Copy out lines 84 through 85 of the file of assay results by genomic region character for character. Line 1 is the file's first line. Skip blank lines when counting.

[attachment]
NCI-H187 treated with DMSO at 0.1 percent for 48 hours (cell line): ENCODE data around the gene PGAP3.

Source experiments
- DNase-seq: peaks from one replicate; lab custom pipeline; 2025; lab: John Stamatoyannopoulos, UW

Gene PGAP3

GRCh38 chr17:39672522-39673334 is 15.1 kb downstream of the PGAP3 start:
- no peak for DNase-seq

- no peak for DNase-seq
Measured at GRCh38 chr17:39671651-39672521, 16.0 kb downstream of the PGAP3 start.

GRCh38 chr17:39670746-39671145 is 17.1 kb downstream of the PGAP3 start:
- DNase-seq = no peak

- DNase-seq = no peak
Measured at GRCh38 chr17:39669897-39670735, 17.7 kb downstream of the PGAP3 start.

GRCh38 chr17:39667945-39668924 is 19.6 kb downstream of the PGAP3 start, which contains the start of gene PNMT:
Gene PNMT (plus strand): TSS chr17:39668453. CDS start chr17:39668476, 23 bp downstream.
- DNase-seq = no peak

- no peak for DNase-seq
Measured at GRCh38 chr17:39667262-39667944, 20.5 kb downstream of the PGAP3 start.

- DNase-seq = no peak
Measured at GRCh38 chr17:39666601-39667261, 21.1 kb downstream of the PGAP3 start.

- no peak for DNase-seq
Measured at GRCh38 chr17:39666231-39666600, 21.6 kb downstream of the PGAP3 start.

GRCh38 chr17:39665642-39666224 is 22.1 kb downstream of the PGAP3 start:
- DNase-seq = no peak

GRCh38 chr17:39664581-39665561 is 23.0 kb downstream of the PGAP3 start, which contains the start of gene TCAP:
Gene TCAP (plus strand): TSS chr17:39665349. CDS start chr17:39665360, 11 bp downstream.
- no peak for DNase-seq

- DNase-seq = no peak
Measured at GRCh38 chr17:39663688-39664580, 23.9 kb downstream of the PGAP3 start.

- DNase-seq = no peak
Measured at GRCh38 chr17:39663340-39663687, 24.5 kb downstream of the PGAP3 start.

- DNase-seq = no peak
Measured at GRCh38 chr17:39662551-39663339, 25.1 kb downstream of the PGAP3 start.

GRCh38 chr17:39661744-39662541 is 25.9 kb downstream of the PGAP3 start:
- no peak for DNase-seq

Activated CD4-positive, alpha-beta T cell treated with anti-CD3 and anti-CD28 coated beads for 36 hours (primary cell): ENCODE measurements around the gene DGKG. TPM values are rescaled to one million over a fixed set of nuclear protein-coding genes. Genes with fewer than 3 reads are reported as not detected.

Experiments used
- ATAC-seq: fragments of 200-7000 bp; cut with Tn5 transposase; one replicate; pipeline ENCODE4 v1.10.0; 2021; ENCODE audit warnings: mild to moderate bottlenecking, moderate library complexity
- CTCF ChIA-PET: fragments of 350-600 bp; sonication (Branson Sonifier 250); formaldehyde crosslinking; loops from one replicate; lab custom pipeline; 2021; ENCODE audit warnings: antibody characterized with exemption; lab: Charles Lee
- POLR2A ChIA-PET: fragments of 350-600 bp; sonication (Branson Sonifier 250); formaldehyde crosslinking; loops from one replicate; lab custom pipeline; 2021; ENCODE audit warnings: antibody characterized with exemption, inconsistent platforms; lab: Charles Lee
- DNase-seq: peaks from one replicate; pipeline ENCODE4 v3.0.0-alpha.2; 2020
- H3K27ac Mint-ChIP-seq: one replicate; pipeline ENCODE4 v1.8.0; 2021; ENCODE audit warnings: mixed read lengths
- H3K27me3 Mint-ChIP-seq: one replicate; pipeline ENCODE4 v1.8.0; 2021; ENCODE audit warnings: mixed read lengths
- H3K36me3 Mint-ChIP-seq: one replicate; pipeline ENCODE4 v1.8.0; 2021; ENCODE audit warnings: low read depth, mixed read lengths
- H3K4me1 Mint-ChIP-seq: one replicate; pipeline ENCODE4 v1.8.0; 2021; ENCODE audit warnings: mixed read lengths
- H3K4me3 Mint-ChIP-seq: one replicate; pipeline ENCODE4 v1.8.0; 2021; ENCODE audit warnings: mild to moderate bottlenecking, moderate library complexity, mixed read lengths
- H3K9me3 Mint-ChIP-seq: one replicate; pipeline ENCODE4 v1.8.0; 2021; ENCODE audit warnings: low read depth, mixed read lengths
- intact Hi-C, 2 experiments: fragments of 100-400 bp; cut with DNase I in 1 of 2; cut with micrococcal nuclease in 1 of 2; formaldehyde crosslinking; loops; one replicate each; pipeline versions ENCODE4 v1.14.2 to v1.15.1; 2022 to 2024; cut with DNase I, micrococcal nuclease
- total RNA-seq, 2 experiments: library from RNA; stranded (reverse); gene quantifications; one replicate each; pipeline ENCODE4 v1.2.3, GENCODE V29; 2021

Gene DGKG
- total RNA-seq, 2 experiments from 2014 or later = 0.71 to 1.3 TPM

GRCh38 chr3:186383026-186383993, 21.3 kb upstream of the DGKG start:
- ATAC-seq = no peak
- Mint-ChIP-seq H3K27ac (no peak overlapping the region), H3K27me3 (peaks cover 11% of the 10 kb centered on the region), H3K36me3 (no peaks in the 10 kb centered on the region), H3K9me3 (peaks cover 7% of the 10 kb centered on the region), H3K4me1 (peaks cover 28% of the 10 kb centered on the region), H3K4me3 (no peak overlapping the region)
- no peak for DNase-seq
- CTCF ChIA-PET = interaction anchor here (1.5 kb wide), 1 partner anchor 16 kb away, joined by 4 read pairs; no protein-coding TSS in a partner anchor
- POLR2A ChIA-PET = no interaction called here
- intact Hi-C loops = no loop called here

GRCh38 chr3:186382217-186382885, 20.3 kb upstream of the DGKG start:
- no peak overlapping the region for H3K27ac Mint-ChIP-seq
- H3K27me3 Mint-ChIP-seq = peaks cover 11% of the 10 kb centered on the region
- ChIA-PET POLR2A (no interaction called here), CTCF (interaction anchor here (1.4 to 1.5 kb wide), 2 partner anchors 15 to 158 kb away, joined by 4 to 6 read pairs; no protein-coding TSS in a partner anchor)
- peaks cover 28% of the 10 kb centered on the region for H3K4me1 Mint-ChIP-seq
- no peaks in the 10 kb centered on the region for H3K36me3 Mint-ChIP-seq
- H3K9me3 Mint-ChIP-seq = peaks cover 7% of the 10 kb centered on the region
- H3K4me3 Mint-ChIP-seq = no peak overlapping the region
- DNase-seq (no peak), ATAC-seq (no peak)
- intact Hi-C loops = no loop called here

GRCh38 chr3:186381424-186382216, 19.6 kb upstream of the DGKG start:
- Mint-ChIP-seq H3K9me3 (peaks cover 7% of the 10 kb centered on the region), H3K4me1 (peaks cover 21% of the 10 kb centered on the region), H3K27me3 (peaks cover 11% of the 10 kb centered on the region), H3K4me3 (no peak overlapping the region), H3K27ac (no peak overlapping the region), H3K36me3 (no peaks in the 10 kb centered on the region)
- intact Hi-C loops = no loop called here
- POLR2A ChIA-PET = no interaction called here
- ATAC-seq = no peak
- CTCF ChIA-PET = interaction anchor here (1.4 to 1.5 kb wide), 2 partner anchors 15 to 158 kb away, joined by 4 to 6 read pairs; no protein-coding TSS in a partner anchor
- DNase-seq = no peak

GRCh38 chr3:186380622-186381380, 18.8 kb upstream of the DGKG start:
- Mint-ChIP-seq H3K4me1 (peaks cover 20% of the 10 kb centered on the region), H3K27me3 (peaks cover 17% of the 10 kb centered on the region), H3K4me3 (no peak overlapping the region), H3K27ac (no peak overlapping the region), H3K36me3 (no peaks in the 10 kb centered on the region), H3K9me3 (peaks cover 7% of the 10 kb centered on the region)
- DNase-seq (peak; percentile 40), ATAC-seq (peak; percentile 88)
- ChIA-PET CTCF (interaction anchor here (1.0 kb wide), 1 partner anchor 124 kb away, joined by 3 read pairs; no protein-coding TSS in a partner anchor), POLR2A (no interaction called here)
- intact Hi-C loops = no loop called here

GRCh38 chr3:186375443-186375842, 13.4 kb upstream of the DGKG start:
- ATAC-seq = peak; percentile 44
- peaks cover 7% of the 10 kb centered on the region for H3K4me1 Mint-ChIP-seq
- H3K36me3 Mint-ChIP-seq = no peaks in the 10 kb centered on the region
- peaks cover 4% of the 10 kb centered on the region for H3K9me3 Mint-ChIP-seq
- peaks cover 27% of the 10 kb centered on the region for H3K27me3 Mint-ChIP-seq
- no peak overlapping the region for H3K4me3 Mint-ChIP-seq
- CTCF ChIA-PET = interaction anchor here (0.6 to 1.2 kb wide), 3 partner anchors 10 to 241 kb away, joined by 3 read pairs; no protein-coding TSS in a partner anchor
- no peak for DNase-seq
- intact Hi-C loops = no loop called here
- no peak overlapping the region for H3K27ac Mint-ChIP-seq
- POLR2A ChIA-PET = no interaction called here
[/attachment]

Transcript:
- peaks cover 4% of the 10 kb centered on the region for H3K9me3 Mint-ChIP-seq
- peaks cover 27% of the 10 kb centered on the region for H3K27me3 Mint-ChIP-seq